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Global Mining Group Rio Tinto Sets its Sights on California for Lithium Production

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【Summary】One of the world’s largest mining groups, Rio Tinto, is looking to start a pilot lithium production plant in California, as it considers becoming a top supplier in the United States.

Original Vineeth Joel Patel    Oct 28, 2019 9:00 AM PT
Global Mining Group Rio Tinto Sets its Sights on California for Lithium Production

Lithium mining is expected to become even more popular as more electric cars hit the market. Lithium is used in all sorts of batteries, including ones in phones, laptops, and cars. According to Mining Technology, lithium mines are located around the world, but Western Australia has five of the world's largest lithium mines. 

Rio Tinto Group, which is one of the largest mining groups in the world, has set its sights on another part of the world for a new pilot lithium production plant: California.

California Could Be Key For Rio Tinto
 
According to Bloomberg, Rio Tinto Group is considering California as the site of a new pilot production plant as the company is considering becoming a top domestic supplier in the country. Understandably, the group is looking to get things sorted out before the rise of electric vehicles in the U.S.
 
In an email with the outlet, Rio Tinto stated that work to reprocess waste piles from a 90-year old mining site in Boron (roughly 100 miles northeast of Los Angeles) led to the successful production of lithium carbonate, which is a necessity when producing batteries for electric cars. Now, the company is focusing on increasing volume and improving quality.
 
A previous report from Bloomberg claimed that demand for lithium is set to increase by eight times the current amount by 2030 when electric vehicles are expected to take off. The expected increase could explain why Rio is looking to add lithium to its already diverse mining operations.
 
"If the trials continue to prove successful, this has the potential to become America's largest domestic producer of battery-grade lithium – all without the need for further mining," Bold Baatar, chief executive officer of Rio's energy and minerals division told the outlet in a statement. The decision to have a lithium mining operation in the U.S. would bring Albemarle Corporation's Silver Peak operation in Nevada, which is currently the only supplier in the country, some competition.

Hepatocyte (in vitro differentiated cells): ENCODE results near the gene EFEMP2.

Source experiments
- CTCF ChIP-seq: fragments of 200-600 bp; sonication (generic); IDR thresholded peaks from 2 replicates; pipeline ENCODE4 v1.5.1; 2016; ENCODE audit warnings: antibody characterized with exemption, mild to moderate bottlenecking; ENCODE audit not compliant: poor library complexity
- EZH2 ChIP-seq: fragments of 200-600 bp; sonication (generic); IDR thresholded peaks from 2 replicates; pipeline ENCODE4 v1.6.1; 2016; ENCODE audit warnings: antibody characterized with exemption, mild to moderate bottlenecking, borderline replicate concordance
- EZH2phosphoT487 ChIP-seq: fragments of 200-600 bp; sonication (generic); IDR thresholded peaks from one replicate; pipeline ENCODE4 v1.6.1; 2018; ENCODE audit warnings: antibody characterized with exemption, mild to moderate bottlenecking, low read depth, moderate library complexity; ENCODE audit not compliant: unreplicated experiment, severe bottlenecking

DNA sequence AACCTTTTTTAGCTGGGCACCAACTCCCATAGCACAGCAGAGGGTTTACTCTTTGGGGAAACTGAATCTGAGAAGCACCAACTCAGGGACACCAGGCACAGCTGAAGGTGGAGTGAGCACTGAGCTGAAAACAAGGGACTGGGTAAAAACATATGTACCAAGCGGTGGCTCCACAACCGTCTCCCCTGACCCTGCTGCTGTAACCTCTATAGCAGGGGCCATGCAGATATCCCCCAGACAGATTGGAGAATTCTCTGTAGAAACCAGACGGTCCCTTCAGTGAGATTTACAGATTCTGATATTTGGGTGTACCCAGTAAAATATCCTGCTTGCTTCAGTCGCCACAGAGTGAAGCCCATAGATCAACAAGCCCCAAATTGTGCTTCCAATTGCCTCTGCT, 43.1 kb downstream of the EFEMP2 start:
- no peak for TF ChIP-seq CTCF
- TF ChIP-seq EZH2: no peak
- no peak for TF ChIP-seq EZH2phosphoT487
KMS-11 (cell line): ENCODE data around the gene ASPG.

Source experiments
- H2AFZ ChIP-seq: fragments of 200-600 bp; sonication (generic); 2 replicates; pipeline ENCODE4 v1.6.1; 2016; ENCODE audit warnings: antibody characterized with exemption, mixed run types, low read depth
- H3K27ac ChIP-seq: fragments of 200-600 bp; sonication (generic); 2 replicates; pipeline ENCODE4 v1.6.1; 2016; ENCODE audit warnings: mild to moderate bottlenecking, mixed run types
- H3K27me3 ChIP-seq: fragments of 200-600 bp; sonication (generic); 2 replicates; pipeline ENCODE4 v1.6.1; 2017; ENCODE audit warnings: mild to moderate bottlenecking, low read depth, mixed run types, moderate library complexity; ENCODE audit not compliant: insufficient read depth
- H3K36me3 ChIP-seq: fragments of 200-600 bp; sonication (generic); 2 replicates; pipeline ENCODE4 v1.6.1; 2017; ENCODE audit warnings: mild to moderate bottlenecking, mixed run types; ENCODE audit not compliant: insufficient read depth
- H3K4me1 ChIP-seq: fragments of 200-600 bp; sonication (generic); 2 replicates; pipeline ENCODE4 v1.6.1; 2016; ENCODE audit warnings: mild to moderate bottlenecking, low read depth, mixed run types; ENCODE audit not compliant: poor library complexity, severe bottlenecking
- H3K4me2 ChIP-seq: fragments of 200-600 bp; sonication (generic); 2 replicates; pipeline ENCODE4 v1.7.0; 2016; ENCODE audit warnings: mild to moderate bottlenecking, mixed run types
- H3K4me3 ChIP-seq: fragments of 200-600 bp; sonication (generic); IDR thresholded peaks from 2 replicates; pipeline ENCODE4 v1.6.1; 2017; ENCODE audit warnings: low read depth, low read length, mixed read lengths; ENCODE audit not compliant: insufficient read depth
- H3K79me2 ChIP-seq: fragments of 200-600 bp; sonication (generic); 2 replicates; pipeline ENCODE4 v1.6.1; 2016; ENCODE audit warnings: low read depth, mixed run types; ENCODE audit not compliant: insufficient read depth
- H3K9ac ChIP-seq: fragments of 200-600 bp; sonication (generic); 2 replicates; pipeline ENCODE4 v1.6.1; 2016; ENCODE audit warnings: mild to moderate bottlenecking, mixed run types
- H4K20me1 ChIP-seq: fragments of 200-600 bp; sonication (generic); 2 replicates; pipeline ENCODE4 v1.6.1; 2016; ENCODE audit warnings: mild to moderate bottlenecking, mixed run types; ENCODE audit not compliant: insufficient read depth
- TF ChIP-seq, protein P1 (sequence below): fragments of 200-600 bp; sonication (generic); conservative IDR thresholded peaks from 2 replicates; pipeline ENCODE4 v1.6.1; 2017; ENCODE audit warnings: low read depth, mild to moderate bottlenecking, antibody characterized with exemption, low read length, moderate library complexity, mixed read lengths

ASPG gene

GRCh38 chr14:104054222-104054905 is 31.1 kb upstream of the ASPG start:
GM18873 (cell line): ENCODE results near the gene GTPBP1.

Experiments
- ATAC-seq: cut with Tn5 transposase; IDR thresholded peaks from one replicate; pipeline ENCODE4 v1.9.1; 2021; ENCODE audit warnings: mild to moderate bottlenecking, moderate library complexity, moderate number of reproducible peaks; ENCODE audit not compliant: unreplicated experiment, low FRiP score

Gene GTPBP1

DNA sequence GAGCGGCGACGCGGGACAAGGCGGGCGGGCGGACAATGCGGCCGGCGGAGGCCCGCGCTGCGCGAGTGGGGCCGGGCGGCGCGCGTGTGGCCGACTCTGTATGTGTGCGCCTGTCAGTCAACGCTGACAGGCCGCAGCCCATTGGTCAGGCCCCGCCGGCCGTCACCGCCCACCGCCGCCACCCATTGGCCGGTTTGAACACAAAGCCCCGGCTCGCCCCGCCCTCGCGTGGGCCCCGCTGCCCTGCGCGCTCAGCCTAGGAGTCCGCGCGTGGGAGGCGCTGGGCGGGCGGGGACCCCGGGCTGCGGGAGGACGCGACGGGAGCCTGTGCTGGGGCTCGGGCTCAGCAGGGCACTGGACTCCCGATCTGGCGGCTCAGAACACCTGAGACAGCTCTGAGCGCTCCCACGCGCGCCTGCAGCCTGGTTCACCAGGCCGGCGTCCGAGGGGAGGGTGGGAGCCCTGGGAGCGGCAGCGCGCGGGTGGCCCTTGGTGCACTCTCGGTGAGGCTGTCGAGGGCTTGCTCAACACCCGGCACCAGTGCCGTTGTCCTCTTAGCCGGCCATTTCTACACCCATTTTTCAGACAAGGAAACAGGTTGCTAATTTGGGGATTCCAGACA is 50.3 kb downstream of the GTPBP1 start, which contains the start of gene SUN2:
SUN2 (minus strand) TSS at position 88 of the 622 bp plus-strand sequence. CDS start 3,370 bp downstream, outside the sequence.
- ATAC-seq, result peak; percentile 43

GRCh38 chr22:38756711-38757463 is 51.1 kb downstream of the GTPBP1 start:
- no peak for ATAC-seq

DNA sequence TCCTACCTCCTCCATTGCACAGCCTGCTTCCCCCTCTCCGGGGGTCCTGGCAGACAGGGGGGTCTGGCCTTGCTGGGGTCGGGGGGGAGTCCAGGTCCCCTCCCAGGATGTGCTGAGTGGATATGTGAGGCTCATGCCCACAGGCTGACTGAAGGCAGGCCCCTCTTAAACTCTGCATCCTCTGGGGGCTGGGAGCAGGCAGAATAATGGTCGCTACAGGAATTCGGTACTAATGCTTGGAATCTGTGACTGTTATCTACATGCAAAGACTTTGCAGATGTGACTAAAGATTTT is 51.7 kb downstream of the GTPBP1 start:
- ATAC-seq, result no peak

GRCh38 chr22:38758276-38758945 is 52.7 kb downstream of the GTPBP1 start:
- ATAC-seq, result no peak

No Digging Required
 
The outlet states that Rio has held conversations with a few key companies in the EV sector, including CATL and Tesla.
 
A pilot plant in Boron would cost approximately $10 million in the first phase and produce roughly 10 metric tons of lithium carbonate a year. There wouldn't be any actual mining, though, as the company would put decades-old mining waste through chemical processing to extract the resource.
 
While Boron isn't as well known as Los Angeles, the little area has been crucial for borate production, which is a material that's used in things like laundry soap and components for nuclear reactors. Companies have been getting borate out of Boron since 1872, claims Bloomberg. 

Rio states that there are at least 80 minerals that can be found in the material at the site and the company had discovered lithium when they were actually looking for gold.
 
Based on how the pilot plant goes, Rio could pour a $50 million investment to build an industrial-scale lithium plant in the area that could be good for 5,000 tons a year. What that figure equates to in the real world is enough material to produce batteries for roughly 15,000 Tesla Model S sedans, states the company.

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